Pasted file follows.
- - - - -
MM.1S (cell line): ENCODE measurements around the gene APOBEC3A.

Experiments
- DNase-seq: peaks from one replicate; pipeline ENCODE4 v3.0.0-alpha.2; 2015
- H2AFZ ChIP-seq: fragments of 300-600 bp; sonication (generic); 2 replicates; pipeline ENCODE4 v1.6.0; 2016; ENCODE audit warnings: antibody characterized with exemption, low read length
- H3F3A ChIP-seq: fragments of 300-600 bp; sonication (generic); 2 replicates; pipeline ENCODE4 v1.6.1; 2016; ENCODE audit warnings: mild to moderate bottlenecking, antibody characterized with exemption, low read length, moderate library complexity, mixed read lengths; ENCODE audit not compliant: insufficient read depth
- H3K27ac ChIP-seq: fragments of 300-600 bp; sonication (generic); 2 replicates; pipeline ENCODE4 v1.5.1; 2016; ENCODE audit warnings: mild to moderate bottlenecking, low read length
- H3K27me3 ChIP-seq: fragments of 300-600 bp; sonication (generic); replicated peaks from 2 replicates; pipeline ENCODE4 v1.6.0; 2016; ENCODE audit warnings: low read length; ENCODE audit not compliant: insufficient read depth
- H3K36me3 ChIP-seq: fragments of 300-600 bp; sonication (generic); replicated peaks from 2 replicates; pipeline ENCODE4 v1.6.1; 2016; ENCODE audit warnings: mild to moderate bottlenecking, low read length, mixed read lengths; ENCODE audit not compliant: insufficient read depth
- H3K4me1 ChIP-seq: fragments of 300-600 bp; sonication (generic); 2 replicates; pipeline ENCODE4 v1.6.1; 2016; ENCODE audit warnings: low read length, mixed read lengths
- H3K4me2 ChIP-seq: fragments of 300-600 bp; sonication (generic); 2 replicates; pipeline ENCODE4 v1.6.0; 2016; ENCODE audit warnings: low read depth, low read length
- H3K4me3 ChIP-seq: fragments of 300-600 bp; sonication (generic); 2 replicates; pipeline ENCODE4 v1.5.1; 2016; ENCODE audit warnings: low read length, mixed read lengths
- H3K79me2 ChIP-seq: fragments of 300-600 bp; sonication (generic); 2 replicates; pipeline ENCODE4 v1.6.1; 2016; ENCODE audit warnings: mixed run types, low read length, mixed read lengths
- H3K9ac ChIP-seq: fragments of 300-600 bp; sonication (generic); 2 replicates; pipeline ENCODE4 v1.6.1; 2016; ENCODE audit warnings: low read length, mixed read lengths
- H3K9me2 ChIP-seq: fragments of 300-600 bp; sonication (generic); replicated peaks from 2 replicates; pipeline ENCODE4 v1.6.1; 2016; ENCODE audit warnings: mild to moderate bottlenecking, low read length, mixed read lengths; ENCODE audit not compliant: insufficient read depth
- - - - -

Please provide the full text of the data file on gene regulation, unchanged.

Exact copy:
MM.1S (cell line): ENCODE measurements around the gene APOBEC3A.

Experiments
- DNase-seq: peaks from one replicate; pipeline ENCODE4 v3.0.0-alpha.2; 2015
- H2AFZ ChIP-seq: fragments of 300-600 bp; sonication (generic); 2 replicates; pipeline ENCODE4 v1.6.0; 2016; ENCODE audit warnings: antibody characterized with exemption, low read length
- H3F3A ChIP-seq: fragments of 300-600 bp; sonication (generic); 2 replicates; pipeline ENCODE4 v1.6.1; 2016; ENCODE audit warnings: mild to moderate bottlenecking, antibody characterized with exemption, low read length, moderate library complexity, mixed read lengths; ENCODE audit not compliant: insufficient read depth
- H3K27ac ChIP-seq: fragments of 300-600 bp; sonication (generic); 2 replicates; pipeline ENCODE4 v1.5.1; 2016; ENCODE audit warnings: mild to moderate bottlenecking, low read length
- H3K27me3 ChIP-seq: fragments of 300-600 bp; sonication (generic); replicated peaks from 2 replicates; pipeline ENCODE4 v1.6.0; 2016; ENCODE audit warnings: low read length; ENCODE audit not compliant: insufficient read depth
- H3K36me3 ChIP-seq: fragments of 300-600 bp; sonication (generic); replicated peaks from 2 replicates; pipeline ENCODE4 v1.6.1; 2016; ENCODE audit warnings: mild to moderate bottlenecking, low read length, mixed read lengths; ENCODE audit not compliant: insufficient read depth
- H3K4me1 ChIP-seq: fragments of 300-600 bp; sonication (generic); 2 replicates; pipeline ENCODE4 v1.6.1; 2016; ENCODE audit warnings: low read length, mixed read lengths
- H3K4me2 ChIP-seq: fragments of 300-600 bp; sonication (generic); 2 replicates; pipeline ENCODE4 v1.6.0; 2016; ENCODE audit warnings: low read depth, low read length
- H3K4me3 ChIP-seq: fragments of 300-600 bp; sonication (generic); 2 replicates; pipeline ENCODE4 v1.5.1; 2016; ENCODE audit warnings: low read length, mixed read lengths
- H3K79me2 ChIP-seq: fragments of 300-600 bp; sonication (generic); 2 replicates; pipeline ENCODE4 v1.6.1; 2016; ENCODE audit warnings: mixed run types, low read length, mixed read lengths
- H3K9ac ChIP-seq: fragments of 300-600 bp; sonication (generic); 2 replicates; pipeline ENCODE4 v1.6.1; 2016; ENCODE audit warnings: low read length, mixed read lengths
- H3K9me2 ChIP-seq: fragments of 300-600 bp; sonication (generic); replicated peaks from 2 replicates; pipeline ENCODE4 v1.6.1; 2016; ENCODE audit warnings: mild to moderate bottlenecking, low read length, mixed read lengths; ENCODE audit not compliant: insufficient read depth